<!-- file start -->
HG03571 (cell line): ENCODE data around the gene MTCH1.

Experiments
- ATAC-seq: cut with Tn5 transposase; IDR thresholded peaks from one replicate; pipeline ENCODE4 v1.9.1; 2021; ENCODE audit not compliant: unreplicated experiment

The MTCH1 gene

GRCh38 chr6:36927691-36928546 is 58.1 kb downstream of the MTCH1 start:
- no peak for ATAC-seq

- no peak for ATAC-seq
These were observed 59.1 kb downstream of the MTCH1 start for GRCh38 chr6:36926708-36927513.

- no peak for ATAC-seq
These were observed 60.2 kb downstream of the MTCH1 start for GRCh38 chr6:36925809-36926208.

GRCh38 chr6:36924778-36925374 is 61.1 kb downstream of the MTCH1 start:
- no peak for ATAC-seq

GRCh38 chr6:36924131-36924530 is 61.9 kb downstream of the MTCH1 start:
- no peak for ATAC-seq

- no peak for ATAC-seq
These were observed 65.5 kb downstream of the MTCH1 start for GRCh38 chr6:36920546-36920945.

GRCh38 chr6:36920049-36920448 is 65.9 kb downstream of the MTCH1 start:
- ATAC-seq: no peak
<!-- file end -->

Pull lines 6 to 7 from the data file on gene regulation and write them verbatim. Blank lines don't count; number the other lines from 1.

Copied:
- no peak for ATAC-seq

- no peak for ATAC-seq